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Australian exporting companies are affected by a global container crisis exacerbated by China’s sharp economic recovery from the pandemic.
China enjoys booming exports and containerized exports, much higher than its imports, compared with other developed nations.
Analysts claim that for every container that comes from China, there are three containers.

In western countries like Australia, when they’re needed in Asia, empty container has been stacked up.
China’s container demand is so strong that exporters pay heavy premiums for empty boxes.

The money they are prepared to pay has increased to the extent that shipping carriers now gain from sending boxes without a shipment back to China rather than waiting for goods for Asia to be refilled.

The Chief Executive Officer of the Australian Logistics Council, Kirk Coningham, told nine.com.au that the world’s supply chain was under pressure.

“There are too many empty containers in Australia and they don’t have enough in Asia,” he said.

Mr Coningham said the demand started last year as China’s economy began to recover and Australia has a “ripple effect”

The WA meat marketing cooperative (WAMMCO) exports high quality lamb products to foreign markets. premium lamb products

CEO Col MacRury has said to nine.com.au that ports are faced with long delays.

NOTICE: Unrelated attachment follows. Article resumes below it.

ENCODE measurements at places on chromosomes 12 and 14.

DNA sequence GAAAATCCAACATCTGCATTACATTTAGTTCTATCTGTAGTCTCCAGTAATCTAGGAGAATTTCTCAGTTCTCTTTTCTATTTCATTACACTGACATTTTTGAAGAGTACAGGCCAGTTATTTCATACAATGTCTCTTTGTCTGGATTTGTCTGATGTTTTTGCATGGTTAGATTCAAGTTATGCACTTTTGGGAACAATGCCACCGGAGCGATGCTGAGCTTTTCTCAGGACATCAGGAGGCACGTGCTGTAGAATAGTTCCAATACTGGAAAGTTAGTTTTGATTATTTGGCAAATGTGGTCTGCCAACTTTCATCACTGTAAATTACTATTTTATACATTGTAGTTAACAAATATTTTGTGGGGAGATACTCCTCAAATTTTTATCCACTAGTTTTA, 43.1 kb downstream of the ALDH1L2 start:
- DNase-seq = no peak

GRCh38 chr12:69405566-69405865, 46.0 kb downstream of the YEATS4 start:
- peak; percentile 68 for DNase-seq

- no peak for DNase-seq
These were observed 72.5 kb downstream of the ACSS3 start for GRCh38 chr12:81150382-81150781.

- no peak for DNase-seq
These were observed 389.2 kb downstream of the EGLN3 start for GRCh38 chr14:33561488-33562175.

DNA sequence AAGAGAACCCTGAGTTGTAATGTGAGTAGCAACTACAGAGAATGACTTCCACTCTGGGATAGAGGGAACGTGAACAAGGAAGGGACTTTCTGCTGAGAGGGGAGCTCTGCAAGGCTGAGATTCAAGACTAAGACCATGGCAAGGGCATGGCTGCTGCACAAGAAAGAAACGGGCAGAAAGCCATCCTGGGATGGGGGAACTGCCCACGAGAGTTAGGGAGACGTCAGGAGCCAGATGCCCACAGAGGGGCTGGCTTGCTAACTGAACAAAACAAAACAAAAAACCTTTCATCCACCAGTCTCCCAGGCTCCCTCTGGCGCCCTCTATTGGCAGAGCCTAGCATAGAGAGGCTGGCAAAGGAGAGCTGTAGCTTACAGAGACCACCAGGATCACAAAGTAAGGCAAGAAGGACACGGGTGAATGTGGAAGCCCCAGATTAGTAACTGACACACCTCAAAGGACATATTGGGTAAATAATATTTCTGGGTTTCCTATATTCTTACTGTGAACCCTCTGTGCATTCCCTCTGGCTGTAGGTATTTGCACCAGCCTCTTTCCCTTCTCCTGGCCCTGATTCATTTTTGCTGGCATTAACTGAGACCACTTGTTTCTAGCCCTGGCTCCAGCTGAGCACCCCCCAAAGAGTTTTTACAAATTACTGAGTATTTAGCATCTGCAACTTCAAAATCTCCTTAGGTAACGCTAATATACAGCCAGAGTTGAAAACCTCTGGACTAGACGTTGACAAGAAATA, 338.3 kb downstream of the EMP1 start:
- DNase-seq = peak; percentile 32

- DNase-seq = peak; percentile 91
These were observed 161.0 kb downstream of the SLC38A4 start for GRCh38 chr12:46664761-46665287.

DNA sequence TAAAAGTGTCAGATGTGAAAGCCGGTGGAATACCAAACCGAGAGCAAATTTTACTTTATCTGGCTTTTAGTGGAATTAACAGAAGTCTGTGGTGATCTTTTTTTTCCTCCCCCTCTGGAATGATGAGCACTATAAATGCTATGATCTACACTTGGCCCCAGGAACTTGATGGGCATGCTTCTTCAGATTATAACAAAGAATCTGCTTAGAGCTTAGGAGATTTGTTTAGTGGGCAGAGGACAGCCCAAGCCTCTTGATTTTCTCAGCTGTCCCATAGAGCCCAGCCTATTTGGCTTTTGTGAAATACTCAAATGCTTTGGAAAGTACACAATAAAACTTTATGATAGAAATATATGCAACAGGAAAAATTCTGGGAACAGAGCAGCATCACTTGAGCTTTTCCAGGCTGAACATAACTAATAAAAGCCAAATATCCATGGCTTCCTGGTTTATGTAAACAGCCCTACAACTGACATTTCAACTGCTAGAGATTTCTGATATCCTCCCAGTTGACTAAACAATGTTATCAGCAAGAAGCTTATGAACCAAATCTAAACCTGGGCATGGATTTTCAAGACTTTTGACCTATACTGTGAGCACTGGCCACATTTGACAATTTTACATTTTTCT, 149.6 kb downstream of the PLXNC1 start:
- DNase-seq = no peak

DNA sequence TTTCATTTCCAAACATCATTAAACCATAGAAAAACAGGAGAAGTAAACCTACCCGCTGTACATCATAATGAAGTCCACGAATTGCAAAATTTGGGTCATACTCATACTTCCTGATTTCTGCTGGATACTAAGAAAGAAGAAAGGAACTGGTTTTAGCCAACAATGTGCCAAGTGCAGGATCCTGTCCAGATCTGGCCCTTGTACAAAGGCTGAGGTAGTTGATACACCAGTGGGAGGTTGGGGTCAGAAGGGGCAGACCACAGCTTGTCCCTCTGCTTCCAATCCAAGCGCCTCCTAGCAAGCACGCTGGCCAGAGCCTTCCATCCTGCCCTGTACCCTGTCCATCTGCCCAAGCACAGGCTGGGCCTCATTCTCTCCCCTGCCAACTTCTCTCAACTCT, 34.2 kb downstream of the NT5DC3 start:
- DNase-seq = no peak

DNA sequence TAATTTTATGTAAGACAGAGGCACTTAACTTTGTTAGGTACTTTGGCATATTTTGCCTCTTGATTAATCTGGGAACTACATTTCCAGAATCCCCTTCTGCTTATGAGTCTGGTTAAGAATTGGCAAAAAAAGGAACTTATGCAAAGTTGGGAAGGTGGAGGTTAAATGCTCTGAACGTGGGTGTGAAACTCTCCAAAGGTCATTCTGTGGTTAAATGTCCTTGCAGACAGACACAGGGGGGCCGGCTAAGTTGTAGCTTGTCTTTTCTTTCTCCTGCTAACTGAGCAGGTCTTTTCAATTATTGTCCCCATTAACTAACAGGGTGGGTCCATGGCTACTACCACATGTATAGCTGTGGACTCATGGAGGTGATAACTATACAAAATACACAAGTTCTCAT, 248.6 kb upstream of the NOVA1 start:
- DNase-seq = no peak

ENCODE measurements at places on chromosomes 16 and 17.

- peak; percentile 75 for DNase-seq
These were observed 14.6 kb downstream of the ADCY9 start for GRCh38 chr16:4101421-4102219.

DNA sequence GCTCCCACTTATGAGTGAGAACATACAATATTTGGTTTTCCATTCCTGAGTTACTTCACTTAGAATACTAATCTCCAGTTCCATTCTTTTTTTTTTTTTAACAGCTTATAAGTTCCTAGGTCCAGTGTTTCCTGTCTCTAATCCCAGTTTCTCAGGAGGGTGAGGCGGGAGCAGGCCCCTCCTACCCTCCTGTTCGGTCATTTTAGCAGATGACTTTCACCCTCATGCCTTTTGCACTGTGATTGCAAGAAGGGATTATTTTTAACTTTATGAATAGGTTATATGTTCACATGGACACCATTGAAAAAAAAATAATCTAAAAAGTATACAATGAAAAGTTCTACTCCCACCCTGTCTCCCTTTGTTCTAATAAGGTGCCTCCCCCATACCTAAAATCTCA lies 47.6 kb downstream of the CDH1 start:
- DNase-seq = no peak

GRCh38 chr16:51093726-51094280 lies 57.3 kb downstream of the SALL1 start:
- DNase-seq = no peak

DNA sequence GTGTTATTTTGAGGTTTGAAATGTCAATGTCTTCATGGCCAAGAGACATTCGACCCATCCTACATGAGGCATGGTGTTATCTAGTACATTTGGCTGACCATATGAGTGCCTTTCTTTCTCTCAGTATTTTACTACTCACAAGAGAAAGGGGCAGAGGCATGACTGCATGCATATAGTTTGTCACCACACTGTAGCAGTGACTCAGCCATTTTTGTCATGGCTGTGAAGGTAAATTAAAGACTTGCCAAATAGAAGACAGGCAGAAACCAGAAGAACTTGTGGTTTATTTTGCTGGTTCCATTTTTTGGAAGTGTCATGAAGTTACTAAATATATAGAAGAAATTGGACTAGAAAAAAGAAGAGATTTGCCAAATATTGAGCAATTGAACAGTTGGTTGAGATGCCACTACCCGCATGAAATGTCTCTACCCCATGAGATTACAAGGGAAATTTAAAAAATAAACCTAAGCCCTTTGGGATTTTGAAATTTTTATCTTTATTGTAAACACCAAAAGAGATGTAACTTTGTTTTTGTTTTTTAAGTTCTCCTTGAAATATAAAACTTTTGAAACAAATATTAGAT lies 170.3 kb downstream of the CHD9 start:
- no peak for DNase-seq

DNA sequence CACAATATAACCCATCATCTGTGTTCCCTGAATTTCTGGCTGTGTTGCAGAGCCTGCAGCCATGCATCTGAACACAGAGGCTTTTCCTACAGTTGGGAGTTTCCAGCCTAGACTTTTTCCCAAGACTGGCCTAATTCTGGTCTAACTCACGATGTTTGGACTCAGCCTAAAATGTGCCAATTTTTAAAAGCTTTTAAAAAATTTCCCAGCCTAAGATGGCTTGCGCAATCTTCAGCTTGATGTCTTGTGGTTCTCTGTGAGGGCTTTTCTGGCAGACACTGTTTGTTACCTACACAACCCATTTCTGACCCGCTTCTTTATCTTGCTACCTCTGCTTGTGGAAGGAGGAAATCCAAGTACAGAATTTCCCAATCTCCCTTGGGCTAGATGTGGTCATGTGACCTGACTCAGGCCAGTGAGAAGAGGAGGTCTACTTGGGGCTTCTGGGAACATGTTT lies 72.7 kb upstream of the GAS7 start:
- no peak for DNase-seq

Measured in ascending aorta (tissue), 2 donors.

“Shipping around the world is happening very slowly, with problems caused by the pandemic,” he said.

“We are having difficulties getting chilled product to our markets in adequate time to fill our shelf life in supermarkets.”

In Australia, some container parks have empty cargoes, but many are not released until the planned cargo returns the cargo.

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While demand for containerized agricultural products in Asia is strong, many exporters and packing plants have difficulties finding boxes.
The effect of the cargo shortage in containers is worse because of the air cargo crash.

In general, air freight companies buy unused ability to move high-end goods in the hold of cargoes on passenger aircraft.

The coronavirus pandemic, however, and subsequent restrictions on international travel, have led to a decline in passenger services, adding pressure on the sea containerized goods market.

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